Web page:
Of business agility Klaus Martin Schwab, the German engineer, economist and founder of the World Economic Forum once said:

“In the new world, it is not the big fish which eats the small fish, it’s the fast fish which eats the slow fish.”

In the ‘old’ world characterised by the big fish, the goal of most businesses was to increase shareholder wealth through economies of scale, standardisation and low-cost technology. Nowadays, the big fish approach to doing business is outmoded as it limits our ability to adapt and change. Underpinning Schwab’s statement is the relatively new business agility model, a framework designed to compete and rapidly respond to market changes and opportunities through digital transformation, leadership and culture strategies. As a fast fish, business agility can be used to maximise your customer value in a way that is unique and sustainable.


Business agility can trace its roots back to the practices of Lean Manufacturing of the 1990s and just-in-time (JIT) production from Japan in the 1950s. Both low-tech strategies had the objective of maximising productivity and minimising waste. As we entered the new millennium, businesses quickly replaced Lean production systems with IT and technology and the 2000s saw the birth of Agile Software Development. Agile focused on individuals and collaborative interactions rather than processes and was created to rapidly adapt to change and improve customer satisfaction. DevOps, a business agility precursor, evolved from Agile around 2009. Business agility itself was born in 2015.


Technology specialist and author, Jennifer Sonke, defines business agility in this way:

“Business agility is a lightweight mindset that will empower synergy between marketing, sales and support employees.”

In essence, business agility encompasses five core components:

  • leadership – agile leaders develop other leaders with a focus on a shared purpose as opposed to hierarchical management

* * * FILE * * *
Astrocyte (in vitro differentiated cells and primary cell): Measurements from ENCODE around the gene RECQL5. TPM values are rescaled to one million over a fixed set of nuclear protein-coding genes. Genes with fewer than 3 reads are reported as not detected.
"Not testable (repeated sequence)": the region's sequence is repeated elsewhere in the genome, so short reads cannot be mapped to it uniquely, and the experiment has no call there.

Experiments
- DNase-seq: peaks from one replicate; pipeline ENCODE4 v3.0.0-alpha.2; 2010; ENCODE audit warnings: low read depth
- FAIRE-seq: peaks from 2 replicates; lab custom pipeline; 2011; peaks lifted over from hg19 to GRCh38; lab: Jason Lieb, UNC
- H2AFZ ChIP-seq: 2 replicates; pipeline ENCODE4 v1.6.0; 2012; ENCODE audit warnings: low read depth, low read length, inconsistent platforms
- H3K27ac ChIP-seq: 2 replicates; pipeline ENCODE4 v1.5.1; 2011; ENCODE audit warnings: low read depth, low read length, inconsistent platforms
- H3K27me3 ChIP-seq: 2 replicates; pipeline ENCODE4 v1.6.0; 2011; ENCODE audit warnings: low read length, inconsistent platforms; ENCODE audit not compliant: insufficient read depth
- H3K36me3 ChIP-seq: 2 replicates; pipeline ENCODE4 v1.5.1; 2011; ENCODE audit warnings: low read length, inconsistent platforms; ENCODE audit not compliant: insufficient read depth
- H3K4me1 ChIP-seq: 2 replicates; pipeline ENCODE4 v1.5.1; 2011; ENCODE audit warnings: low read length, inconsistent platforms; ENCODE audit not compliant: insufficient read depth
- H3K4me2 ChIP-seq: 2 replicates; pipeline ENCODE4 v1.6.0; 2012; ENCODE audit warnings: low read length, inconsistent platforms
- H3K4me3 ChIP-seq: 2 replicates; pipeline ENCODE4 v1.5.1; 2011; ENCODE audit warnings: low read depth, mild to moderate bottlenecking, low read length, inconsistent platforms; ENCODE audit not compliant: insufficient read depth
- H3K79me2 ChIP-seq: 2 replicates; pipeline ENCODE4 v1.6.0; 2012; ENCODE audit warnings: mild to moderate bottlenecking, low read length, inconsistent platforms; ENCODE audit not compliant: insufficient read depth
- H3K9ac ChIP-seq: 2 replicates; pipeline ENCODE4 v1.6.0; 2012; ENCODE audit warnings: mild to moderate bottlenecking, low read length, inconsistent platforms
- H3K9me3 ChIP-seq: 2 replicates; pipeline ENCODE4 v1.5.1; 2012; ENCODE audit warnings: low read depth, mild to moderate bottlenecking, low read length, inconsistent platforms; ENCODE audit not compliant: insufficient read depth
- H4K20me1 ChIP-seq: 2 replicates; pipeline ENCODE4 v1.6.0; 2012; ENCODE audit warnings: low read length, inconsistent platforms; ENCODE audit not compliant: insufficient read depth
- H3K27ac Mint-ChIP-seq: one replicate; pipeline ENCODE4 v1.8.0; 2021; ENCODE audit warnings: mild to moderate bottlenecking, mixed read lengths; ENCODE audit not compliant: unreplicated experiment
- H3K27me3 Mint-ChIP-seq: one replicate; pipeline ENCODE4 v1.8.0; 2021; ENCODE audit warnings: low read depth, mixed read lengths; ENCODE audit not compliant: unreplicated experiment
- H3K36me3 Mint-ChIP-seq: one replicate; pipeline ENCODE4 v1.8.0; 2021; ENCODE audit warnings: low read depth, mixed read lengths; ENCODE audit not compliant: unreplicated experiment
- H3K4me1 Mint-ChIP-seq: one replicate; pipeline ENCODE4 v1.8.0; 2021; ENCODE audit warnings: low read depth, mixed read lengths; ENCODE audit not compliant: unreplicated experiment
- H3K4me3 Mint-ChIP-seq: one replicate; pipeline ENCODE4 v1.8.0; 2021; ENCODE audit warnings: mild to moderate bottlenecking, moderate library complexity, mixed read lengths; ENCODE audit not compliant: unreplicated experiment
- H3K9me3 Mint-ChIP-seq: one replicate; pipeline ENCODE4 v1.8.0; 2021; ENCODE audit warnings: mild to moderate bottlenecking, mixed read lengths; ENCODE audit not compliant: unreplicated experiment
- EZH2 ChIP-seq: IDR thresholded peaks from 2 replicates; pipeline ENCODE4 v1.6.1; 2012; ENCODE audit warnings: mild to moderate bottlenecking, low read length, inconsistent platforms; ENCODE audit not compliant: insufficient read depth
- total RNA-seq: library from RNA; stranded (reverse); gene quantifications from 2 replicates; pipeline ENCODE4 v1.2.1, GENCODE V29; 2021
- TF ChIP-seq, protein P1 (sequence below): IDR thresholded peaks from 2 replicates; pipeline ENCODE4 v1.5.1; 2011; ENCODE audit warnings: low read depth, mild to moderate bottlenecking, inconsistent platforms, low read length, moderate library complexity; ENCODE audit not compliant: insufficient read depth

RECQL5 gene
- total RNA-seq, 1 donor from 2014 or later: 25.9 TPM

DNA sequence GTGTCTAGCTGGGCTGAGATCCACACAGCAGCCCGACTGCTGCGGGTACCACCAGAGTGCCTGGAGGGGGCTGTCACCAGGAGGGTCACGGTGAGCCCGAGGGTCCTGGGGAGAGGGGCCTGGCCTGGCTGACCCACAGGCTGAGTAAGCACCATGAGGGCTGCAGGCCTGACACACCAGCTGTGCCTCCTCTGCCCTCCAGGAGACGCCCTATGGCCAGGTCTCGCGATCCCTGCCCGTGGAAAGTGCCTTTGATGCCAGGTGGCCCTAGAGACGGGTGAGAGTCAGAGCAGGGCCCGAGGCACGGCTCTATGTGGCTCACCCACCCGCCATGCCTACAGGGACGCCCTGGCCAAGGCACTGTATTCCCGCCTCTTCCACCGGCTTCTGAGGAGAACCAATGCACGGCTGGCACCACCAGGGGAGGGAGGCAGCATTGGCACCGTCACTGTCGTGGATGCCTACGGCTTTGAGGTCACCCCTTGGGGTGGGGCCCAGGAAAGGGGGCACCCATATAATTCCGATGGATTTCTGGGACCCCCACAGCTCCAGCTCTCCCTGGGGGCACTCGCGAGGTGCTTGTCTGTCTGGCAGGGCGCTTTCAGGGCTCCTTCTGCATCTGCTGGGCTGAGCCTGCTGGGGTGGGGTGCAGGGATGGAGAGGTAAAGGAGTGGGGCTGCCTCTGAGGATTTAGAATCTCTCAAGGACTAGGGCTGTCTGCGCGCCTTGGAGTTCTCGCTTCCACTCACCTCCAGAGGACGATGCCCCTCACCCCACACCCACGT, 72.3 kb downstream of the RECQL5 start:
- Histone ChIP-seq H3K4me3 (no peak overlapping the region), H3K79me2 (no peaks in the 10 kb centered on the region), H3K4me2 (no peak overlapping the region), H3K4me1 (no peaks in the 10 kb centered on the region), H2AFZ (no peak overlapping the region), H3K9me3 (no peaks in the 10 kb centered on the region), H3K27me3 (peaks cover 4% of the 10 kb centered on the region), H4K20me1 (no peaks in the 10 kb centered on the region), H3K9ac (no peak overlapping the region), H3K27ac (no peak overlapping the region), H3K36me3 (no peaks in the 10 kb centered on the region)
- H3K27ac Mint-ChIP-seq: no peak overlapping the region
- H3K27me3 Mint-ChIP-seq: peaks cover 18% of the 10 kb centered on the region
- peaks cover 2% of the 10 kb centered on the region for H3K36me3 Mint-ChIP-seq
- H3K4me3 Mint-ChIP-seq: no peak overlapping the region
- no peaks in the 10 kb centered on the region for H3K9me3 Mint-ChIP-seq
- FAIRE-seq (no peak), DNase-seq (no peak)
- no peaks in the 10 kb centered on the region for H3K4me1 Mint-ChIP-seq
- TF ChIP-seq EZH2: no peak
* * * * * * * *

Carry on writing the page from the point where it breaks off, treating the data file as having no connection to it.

• governance – setting and achieving objectives and optimising performance through transparency and consistency
  • people – using teams that are organised, analytical, resilient, innovative, and collaborative
  • culture – promoting, encouraging and rewarding the autonomy and creativity of employees
  • strategy – always focusing on continuous improvement and being obsessed with customer experience through IT and digital transformation


Making customer needs and customer value a key priority is at the heart of business agility. Moreover, SMEs need to be super-alert to the need of producing the best products and services, decreasing operational costs, adopting the latest technologies and satisfying employee and customer demands. Many believe that the key values of business agility are encapsulated by communication, commitment and collaboration. Effective leadership is also vital for your whereby

  • actions speak louder than words
  • leadership lives everywhere in your business
  • leaders devolve appropriate power and authority
  • collaborative teams achieve more than individuals

Jennifer Sonke also claims that when you embrace agility, your focus should be customer-centric using cross-functional teams to continuously experiment, learn and improve.


Remember that initially business agility percolated in software development and IT. It is now apparent across most SME departments including marketing, sales, finance and HR. So if your business isn’t already agile, how do you go about getting it up to speed? Here is some good advice:

  • invest in digital transformation
  • let your employees experiment and continuously learn how to improve business processes
  • create well-rounded employees who have the necessary leadership, technical, strategic, business expertise, and soft skills
  • remove bureaucracy so that your teams can execute rapid and well-informed decisions
  • adopt new technologies to handle changes in market trends

It’s worth noting that business agility can easily be fostered through cloud computing because of its flexibility, scalability and affordability. With the cloud, IT resources can be deployed quickly and can also be increased or decreased to meet market demand. Many organisations are turning to AWS Marketplace to quickly procure and deploy business application software that addresses your need to accelerate digital transformation, enhance agility, lower costs, and transform the customer experience.


I believe that the only way for SMEs to remain competitive and win new customers is to digitally transform and get agile. I have over 20 years of experience in professional business IT support, specialising in cybersecurity, cloud computing and IT consultancy. This experience has provided with a wealth of knowledge and experience in digitally transforming SMEs and helping businesses apply the principles and values of business agility. Contact me today and let’s get your business agile.

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